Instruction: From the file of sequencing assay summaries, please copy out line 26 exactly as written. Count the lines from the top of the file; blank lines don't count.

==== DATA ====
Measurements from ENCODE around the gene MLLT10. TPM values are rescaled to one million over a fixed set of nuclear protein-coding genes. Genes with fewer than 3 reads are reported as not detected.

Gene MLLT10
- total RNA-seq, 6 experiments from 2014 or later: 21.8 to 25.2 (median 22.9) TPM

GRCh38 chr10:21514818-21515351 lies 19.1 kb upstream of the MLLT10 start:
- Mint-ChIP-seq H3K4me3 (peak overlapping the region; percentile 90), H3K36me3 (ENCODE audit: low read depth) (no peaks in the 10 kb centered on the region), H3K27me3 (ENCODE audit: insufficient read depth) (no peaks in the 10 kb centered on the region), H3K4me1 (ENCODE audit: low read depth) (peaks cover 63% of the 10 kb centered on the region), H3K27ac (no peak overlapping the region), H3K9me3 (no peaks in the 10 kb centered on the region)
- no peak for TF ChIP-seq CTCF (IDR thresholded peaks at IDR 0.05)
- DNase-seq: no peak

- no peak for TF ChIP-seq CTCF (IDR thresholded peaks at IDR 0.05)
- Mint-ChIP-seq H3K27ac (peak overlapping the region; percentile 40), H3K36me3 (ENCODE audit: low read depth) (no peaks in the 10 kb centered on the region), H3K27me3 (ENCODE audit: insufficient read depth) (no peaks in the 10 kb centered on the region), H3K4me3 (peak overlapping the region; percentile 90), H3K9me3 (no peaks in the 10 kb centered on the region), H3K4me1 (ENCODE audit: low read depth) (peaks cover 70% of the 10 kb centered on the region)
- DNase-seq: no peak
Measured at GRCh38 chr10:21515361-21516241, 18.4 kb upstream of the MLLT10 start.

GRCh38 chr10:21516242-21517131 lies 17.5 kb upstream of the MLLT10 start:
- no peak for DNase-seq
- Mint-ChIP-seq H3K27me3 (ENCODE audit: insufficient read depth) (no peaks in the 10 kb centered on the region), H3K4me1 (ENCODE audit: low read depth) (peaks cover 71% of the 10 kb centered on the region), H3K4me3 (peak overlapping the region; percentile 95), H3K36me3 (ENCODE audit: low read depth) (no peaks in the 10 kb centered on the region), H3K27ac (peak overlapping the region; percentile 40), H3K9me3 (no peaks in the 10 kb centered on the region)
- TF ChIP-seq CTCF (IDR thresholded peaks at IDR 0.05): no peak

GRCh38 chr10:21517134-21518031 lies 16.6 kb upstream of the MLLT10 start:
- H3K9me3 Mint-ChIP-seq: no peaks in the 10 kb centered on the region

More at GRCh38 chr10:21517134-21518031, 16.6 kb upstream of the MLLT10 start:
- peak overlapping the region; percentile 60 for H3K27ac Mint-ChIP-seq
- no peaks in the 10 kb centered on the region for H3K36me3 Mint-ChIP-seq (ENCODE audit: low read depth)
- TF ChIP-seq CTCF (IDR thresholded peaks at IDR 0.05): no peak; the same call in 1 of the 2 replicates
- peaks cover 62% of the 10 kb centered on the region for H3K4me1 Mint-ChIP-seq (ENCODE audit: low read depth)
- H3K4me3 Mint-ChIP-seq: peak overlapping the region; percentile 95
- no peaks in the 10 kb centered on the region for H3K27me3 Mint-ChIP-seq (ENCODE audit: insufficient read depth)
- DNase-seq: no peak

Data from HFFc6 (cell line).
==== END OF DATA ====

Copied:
Data from HFFc6 (cell line).